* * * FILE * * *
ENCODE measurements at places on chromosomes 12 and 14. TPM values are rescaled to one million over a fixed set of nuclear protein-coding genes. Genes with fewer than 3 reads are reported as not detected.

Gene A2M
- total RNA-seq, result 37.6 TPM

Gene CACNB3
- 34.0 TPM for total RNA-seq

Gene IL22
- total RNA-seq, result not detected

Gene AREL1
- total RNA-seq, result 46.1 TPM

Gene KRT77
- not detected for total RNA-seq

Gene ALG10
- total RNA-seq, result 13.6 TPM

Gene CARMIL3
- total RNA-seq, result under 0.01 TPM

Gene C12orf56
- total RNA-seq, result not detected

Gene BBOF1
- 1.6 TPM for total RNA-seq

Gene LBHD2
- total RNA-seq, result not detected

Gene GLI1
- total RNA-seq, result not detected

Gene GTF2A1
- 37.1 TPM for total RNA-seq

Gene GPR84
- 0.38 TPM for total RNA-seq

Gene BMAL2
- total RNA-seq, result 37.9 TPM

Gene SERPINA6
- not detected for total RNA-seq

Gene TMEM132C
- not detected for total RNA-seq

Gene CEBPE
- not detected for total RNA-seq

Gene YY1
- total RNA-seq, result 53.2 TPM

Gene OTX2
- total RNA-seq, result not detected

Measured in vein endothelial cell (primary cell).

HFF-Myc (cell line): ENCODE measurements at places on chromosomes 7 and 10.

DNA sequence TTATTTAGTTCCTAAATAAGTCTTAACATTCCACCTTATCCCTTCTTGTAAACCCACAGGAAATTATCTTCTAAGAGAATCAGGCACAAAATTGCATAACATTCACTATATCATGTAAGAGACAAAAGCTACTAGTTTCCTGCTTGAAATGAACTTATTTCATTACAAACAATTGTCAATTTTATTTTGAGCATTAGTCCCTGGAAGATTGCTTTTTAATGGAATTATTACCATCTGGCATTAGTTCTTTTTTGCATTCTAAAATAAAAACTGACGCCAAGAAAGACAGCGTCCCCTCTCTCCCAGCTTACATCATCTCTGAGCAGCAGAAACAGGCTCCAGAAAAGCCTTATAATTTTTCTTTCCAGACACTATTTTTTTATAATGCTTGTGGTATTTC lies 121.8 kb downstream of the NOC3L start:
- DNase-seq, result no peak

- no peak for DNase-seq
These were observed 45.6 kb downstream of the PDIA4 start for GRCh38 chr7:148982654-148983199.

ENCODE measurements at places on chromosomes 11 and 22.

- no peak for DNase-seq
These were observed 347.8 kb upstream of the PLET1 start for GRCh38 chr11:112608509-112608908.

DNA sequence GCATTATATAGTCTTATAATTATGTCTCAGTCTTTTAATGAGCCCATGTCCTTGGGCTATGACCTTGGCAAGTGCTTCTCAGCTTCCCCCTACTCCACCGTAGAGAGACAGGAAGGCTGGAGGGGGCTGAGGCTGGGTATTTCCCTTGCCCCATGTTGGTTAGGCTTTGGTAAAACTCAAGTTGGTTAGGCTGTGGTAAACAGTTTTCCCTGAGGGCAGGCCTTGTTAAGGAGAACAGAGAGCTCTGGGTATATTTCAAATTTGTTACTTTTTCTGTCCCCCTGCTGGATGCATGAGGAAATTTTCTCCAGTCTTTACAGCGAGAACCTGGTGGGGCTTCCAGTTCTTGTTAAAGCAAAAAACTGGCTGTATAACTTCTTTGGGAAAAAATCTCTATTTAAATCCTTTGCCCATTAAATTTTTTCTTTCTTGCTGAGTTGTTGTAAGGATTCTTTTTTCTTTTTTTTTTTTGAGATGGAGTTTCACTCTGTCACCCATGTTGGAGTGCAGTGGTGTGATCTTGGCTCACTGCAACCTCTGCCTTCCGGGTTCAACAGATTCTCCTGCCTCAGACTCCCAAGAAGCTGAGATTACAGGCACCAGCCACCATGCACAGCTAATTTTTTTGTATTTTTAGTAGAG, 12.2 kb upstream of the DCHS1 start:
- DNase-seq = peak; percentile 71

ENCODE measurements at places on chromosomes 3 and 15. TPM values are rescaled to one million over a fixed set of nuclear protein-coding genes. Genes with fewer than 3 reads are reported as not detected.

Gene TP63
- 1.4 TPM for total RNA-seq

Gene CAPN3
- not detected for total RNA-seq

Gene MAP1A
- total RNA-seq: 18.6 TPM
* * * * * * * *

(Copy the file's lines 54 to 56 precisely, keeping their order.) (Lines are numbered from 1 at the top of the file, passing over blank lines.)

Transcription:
Gene CAPN3
- not detected for total RNA-seq

Gene MAP1A